Our Crooked Hearts
Publication Date: June 28, 2022
Thanks to Flatiron Books for sending me an advanced reading copy of OUR CROOKED HEARTS by Melissa Albert (on sale now). The early reviews mentioned rabbit sacrifice, and so though I loved the cover and was intrigued by the copy, I did not have the stomach to read it. (I had every intention to! My picture was taken as soon as I received a copy!)
When it was announced as the October #totallyteenbuddyread selection, I decided I’d set aside my concerns to participate. Ivy, the teenage protagonist, has just broken up with her boyfriend at a party. On the way home, they almost run over a naked woman who is in the middle of the road. Stranger things ensue: dead rabbits appear around her family’s property, her mother buries jar containing a strange concoction Ivy is sure is made from blood, her mother goes MIA, and she starts having flashes of new memories.
In an earlier timeline, Ivy’s mother Dana and Dana’s best friend Fee, meet Marion who introduces them to witchcraft. Marion uses the spell book of a witch who was killed decades earlier and who might not be the best mentor.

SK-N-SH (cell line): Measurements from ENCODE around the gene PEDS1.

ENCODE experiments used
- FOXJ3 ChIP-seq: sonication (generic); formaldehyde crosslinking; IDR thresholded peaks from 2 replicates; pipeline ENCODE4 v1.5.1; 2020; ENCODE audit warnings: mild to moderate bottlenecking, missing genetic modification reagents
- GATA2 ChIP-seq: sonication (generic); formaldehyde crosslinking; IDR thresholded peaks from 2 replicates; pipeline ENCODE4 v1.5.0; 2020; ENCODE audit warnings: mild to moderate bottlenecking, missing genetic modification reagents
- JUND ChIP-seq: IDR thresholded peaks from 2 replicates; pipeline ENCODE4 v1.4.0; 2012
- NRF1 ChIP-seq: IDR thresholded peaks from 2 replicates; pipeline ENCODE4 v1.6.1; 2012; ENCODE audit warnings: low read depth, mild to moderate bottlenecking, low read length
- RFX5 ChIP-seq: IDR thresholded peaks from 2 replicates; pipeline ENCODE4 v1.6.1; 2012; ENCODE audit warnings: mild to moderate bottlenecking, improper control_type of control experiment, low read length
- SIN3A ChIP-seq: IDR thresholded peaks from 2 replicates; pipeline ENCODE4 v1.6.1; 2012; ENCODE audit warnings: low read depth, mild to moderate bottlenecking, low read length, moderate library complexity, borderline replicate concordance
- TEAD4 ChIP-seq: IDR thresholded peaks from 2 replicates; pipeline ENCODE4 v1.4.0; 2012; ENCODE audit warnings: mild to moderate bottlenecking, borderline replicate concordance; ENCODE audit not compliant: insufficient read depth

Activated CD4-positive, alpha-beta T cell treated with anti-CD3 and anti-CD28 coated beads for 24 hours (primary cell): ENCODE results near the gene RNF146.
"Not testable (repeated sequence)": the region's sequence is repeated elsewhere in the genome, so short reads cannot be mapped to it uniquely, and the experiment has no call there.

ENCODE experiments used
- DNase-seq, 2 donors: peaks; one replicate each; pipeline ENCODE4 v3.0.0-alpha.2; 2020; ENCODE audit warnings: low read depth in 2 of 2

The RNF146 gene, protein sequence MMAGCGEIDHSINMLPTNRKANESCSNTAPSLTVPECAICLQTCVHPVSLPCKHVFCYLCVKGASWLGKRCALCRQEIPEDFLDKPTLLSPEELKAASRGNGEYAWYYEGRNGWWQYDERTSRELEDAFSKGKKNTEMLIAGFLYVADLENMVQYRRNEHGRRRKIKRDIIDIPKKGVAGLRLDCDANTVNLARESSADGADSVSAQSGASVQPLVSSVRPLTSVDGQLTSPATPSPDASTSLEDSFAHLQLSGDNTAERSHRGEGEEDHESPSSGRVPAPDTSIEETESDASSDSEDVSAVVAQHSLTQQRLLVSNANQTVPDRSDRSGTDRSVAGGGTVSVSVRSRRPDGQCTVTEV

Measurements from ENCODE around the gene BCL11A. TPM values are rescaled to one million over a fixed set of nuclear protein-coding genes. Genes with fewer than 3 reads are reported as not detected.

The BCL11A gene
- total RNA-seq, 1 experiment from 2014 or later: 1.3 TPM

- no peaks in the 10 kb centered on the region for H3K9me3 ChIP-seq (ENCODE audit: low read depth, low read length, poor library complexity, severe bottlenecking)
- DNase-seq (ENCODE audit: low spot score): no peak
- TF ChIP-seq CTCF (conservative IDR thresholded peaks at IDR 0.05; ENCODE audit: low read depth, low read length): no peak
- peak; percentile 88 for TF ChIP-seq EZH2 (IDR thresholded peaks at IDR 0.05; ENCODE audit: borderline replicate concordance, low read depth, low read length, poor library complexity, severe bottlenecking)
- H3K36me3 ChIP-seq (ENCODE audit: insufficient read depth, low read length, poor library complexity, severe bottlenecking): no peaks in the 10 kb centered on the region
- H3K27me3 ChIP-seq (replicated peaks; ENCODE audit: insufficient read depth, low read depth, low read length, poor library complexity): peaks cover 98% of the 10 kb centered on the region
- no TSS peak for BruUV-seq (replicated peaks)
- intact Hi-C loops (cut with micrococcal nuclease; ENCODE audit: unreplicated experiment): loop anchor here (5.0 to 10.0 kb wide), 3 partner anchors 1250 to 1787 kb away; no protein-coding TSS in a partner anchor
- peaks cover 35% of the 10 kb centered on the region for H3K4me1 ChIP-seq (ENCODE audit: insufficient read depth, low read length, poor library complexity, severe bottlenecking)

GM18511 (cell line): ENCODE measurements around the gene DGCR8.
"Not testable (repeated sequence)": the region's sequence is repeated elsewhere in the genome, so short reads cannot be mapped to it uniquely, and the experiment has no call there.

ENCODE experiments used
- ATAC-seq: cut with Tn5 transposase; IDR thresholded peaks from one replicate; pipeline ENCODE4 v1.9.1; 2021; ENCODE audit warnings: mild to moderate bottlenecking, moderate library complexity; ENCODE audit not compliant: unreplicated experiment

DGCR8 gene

I liked much about the book. Although I preferred the present-day timeline, I did think having Dana and Ivy’s perspective was helpful. Of all the characters, only Ivy had a mother who was present in her life (at least most of the time)—all the others had deceased or missing mothers. How mothers affect children either by their absence or by their mistakes is an interesting part of the book. It’s also set in Chicago, which I think I’ve mentioned before is one of my favorite settings since it’s where I went to college.
One spell cast by a coven required a rabbit sacrifice, and that scene was repeated. I skipped pages until I was sure I was past the violence. I did not like this at all, but I suppose I could tolerate it being in the story since… witches. As for the presence of multiple dead rabbits serving as warnings, I don’t think they were necessary to the story though obviously the author would disagree.
We had a great discussion about the book, so I’m glad I read it for that reason, and if it hadn’t had so many dead rabbits, I probably would have unequivocally liked the book. More and more, I’m heeding content warnings that mention animal cruelty or death. I will go to the “Does the Dog Die?” website if I know there is a canine or kitty character. I have had this stance a lot longer for movies, and it irritates my husband because “it’s just a movie,” but I’ve ruined too many sobbing for him not to go along with it!
Are there any topics that eliminate a book from your consideration?